“I’m sure that Mr. Housal is going to point out that his client is now living with the gentleman that they allege is the father of the child,” O’Neil told the judge. “Whether or not he is biologically related to the child is irrelevant to today’s hearing, and we move to strike him from the lawsuit and strike his presence from this hearing.”

The hearing, O’Neil said to the judge, was to determine visitation rights for one of the parents, which had been denied with advice of counsel. In his opening statement, Housal began arguing whether Becker was fit to have visitation. O’Neil countered that this wasn’t a fitness hearing.

When Housal saw he was losing in court and that he was up against someone who knew the precedents that had been set, he agreed to begin negotiations.

Becker said in a phone interview that in the three-and-a-half years since her daughter, River, was born, the presumptive father had never pursued parental rights. He hasn’t undergone DNA testing and hasn’t paid any child support.

“Since she was born,” Becker said, “he had nothing to do with her.”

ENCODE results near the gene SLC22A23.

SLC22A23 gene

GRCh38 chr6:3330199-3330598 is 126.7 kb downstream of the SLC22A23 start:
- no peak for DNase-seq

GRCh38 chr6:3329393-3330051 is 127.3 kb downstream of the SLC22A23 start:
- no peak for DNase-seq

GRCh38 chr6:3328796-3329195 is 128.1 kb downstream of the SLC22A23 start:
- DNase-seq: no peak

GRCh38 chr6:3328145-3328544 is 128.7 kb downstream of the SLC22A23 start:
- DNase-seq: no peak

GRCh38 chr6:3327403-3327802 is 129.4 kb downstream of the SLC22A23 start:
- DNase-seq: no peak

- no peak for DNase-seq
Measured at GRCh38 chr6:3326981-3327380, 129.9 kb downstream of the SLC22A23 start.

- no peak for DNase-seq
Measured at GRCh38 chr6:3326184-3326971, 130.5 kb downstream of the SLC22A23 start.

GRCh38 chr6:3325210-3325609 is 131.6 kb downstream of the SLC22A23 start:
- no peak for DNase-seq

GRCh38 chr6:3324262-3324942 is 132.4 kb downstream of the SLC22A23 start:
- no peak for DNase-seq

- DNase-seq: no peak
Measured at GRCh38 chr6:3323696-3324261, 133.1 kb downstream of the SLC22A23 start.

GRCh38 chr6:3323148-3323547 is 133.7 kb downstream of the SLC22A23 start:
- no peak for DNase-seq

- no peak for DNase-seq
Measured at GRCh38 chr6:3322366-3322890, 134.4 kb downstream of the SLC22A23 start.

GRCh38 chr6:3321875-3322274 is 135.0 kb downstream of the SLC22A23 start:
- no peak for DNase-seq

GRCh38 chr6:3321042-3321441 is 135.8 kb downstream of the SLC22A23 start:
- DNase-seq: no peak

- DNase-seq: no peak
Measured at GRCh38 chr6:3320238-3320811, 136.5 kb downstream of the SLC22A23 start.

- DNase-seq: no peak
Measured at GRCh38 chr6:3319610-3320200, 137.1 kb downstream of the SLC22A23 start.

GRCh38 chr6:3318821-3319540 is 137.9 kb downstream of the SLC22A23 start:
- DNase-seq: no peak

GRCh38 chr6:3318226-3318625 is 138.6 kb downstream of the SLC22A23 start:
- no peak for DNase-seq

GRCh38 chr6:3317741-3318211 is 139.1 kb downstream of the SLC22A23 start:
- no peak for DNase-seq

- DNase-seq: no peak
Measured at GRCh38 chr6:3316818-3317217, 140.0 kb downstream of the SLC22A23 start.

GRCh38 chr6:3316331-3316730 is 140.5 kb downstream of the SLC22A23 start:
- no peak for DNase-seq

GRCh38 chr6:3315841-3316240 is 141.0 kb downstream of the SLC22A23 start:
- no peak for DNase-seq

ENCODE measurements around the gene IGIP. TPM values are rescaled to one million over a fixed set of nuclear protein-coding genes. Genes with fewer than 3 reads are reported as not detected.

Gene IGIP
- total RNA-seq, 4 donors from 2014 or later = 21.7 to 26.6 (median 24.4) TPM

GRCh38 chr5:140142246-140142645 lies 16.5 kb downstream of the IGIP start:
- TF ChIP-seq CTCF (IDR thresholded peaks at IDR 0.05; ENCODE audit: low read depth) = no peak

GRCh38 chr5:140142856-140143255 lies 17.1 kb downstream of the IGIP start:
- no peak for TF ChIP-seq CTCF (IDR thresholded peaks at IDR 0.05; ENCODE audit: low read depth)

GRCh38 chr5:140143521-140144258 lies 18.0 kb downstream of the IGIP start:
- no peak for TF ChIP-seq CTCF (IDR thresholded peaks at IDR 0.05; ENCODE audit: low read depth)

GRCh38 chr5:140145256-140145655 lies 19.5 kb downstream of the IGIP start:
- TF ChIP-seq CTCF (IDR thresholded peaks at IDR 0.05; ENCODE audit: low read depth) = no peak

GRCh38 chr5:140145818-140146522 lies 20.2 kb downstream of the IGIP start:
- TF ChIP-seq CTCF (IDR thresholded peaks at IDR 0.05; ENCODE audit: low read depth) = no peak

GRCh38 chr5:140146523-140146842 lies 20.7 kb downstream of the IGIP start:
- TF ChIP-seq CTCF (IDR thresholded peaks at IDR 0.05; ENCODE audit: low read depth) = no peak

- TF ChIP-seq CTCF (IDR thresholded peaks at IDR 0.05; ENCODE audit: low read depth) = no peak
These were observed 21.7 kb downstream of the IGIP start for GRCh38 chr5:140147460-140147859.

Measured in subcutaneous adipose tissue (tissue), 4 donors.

Becker noted that O’Neil wasn’t her first attorney, and when things didn’t go so well in court after the first hearing in the divorce and custody case, that first attorney recommended Becker talk to O’Neil’s firm.

Before leaving court that day at the beginning of this month, Becker was granted temporary orders for joint custody. So far, she’s spent two long weekends with her daughter who, after not seeing Becker for almost six months, “smiled the biggest smile” when she saw Becker. The child was a little hesitant through that first weekend, Becker said, but by the second weekend, she was right at home, acting as if they’d never been apart.

“If everything was ideal, this case should have been easy,” Becker said.

The wording in Texas law talks about fathers, she said, and at the first hearing, which Becker attended with her first attorney, D’Agostino-Becker’s attorney was able to confuse the court.

But, Becker said, she is impressed with the judge, who was striving to make a proper ruling within the confines of the law and legal precedent.

“I’m so appreciative of Michelle and her team,” Becker added, “because all I care about is I have my daughter back.”